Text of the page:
Strabo's "Geographia" notes that the wherewithal for the "ceaseless building of Rome" was supplied from the Apennines and Etruria, today's Tuscany. The spectacular erosional scars of Tuscany, such as the enormous gash eating the hill on which the town of Volterra perches, today sell a lot of postcards. But classical Rome was not entirely to blame for the Tuscan badlands; Florence, for example, may have inadvertently destroyed Pisa, its old rival, 50 miles downstream at the mouth of the Arno. While Pisa was waxing prosperous during the Middle Ages as one of the Mediterranean's leading ports, Florence was busily stripping the forests along the Arno to supply its own growing needs. In doing so, it laid the foundations for that revival of Roman power that we call the Renaissance, but it also unleashed catastrophic floods. When Florence conquered Pisa in 1406, it acquired a losing proposition as Pisa's harbor was rapidly silting up with the remains of Florentine farmlands and pastures. Instead of repeating the mistakes of Claudius and Trajan at Ostia, the Medici built an entirely new port at Livorno far from the Arno's winding delta. Pisa became a Tuscan backwater, famous for its floods and malaria.

The results of Rome's insatiable appetite, I believe, can be seen today at the ancient resort town of Tivoli, where I went on my last day in Italy. The playground of the Roman aristocracy rises on a hill at the base of the Apennines 25 miles east of the capital. Tivoli stands near the headwaters of the Aniene, one of the Tiber's major tributaries. The Aniene's waters fall into a deep gorge, providing the water pressure for the fountains and cascades that have made Tivoli famous. Nearby, Hadrian's villa covers over a square mile, and the wreckage of other gigantic structures also abound.

Downtown Tivoli features a standard Italian traffic inferno, so I headed immediately for the serenity of the Villa d'Este just off the main square. Once inside the grounds, I leaned over the parapet of the upper terrace to scan the Renaissance gardens below. But it was the mountains beyond that held my attention. Scoured of soil, the barren white limestone supports only a thin scrub and a few terraced olive groves.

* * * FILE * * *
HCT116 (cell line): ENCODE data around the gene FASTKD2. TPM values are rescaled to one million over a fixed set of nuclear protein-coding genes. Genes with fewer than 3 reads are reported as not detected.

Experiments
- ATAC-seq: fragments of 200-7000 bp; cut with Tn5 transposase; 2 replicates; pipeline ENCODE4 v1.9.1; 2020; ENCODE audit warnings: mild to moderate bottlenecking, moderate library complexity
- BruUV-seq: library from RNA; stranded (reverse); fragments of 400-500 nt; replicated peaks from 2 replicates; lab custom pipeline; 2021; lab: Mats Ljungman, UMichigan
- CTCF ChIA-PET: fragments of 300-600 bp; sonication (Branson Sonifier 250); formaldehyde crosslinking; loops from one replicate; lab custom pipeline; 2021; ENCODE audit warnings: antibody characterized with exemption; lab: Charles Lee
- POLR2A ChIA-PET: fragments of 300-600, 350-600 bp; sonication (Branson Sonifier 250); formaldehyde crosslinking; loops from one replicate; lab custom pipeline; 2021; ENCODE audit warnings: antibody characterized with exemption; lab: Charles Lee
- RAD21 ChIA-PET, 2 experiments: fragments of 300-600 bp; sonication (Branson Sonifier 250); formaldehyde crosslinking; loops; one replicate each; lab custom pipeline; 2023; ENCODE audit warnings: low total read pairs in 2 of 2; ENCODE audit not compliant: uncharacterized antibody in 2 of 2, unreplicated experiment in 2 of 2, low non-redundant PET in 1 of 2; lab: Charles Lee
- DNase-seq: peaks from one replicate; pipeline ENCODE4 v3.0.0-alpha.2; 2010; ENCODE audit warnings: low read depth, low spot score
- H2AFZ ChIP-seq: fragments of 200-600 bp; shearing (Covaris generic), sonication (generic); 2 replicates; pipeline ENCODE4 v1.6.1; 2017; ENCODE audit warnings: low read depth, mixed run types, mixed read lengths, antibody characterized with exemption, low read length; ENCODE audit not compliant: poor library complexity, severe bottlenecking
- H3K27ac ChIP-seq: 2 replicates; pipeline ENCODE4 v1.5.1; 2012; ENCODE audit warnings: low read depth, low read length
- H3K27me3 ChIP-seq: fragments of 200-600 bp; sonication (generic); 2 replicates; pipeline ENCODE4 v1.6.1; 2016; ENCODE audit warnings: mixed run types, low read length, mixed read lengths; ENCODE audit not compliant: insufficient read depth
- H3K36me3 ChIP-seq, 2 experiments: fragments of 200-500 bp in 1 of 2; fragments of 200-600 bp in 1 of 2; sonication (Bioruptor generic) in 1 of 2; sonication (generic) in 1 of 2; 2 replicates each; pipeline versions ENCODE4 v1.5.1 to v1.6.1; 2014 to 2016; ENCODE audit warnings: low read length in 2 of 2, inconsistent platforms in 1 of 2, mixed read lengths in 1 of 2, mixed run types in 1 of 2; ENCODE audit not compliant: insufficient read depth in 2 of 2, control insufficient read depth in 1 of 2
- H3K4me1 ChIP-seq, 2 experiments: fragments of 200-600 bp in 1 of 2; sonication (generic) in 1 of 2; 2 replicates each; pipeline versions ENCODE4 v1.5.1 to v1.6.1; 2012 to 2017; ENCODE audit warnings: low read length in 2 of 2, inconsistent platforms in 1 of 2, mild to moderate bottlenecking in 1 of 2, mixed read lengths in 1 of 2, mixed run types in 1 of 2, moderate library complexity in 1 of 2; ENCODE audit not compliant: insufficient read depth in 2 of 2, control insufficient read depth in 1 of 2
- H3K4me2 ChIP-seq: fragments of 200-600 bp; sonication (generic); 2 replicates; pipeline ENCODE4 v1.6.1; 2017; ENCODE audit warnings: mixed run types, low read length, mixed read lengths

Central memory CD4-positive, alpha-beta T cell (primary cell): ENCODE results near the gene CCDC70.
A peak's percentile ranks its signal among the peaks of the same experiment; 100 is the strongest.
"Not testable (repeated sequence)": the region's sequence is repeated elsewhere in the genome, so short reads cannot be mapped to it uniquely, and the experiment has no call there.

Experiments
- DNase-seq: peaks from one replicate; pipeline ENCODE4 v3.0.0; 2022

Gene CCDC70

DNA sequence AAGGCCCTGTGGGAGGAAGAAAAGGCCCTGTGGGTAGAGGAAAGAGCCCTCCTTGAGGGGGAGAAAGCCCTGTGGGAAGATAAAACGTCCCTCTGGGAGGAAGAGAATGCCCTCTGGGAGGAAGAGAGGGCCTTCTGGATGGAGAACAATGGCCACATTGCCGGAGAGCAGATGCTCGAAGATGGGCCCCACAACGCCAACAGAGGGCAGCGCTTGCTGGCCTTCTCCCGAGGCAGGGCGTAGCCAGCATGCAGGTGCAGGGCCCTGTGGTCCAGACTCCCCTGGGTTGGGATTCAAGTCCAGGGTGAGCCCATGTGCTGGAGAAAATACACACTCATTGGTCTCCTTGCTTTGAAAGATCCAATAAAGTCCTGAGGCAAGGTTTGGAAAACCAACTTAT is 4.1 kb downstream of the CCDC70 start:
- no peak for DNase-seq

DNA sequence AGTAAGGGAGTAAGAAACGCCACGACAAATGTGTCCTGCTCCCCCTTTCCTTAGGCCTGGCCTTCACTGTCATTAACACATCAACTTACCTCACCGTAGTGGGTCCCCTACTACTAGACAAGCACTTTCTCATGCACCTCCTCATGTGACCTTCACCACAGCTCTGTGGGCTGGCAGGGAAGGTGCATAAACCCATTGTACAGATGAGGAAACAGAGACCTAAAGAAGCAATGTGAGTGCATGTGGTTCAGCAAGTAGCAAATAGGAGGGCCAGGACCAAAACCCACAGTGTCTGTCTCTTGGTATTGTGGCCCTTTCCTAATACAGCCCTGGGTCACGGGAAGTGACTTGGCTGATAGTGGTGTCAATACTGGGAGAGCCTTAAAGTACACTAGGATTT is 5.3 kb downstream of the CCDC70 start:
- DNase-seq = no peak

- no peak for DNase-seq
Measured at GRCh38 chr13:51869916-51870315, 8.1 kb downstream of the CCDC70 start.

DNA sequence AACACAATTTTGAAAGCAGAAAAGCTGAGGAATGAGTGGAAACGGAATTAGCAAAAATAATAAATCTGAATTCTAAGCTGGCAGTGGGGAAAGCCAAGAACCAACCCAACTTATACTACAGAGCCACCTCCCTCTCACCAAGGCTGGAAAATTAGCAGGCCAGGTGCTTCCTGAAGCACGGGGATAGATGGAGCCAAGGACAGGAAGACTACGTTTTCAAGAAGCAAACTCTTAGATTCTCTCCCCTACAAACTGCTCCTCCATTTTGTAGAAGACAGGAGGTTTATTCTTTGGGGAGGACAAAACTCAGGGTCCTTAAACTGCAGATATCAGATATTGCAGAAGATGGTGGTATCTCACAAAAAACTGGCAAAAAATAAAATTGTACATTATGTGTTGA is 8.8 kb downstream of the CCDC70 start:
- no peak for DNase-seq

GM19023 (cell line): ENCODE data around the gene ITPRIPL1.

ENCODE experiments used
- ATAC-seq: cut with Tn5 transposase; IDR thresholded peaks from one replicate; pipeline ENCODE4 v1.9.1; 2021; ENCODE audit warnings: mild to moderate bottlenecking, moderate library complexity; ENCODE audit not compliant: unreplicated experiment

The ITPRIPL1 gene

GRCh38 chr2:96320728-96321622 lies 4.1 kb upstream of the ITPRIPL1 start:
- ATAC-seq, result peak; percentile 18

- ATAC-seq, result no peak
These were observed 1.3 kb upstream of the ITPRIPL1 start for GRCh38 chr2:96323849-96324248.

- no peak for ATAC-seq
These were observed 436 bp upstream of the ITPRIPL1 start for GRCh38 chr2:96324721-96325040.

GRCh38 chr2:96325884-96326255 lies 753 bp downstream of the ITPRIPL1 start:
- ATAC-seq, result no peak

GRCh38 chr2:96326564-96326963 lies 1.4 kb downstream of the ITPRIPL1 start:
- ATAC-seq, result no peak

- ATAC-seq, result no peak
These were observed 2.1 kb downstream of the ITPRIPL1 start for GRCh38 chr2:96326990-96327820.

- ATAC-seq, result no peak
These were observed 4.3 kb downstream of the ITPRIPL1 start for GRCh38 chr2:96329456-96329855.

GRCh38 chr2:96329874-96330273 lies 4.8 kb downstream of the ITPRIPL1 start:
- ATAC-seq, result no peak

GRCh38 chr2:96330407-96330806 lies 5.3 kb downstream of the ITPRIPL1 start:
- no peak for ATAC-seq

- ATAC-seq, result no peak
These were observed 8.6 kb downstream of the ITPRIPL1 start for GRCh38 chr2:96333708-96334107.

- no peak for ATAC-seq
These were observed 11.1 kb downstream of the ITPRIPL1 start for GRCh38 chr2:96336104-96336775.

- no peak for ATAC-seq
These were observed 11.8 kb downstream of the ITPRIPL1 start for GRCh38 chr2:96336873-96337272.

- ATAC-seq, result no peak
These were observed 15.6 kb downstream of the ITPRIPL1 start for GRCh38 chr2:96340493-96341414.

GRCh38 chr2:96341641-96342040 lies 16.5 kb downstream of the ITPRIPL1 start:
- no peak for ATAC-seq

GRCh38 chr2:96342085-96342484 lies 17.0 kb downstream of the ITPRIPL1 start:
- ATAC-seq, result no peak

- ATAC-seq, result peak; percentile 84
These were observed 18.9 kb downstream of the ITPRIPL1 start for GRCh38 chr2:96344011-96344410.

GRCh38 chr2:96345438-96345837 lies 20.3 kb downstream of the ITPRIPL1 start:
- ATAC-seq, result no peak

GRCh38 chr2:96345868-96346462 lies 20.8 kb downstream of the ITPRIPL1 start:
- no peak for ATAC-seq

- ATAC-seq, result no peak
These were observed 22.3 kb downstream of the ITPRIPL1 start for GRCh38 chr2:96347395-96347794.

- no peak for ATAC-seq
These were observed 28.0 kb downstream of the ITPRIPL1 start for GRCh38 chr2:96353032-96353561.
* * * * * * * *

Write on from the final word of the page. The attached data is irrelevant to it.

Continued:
Repeatedly stripped of forests to build cities, villas, and war fleets, the Apennines shed their soils down the Tiber's tributaries and dumped them on the lowlands. Workers excavating the Foro Largo Argentina in the late 1920s hit the streets of classical Rome 15 feet below those of Mussolini's capital.

Looking out from Tivoli over the Roman Campagna — that landscape so beloved of painters from Poussin on and still lovely just 20 years ago — I was a seemingly endless sprawl of new factories, tenements, and clogged roads simmering under leaden smog. It reminded me of the view of the Central Valley of California descending from the Sierra Nevada, itself now flayed of trees and soil.

As much as ancient Rome, the modern city depends for its existence and continued growth on the perpetual and rising input of energy. Rome has, after all, always been about power. That hunger for energy continues to exact a growing price.

Italians have largely put behind them that summer of five years ago when fresh vegetable were banned because of a cloud of radioactive dust drifting west from the meltdown at Chernobyl. This spring, Italians talked nervously of the unseasonably cool weather, wondering if it may be connected to the burning oil wells of Kuwait.

Rome's smog has now merged with that of other cities; from my plane window, as I left, I saw it extend across Europe and the Atlantic to the Americas. Once home in San Francisco, I watched on television the triumphal parade of legions returned from the provinces against the backdrop of the marble temples of Washington. The troops marched down the mall past jubilant throngs over a buried creek called the Tiber. Their victory, I thought, was Pyrrhic, for there are no new worlds to conquer, nor to flee to.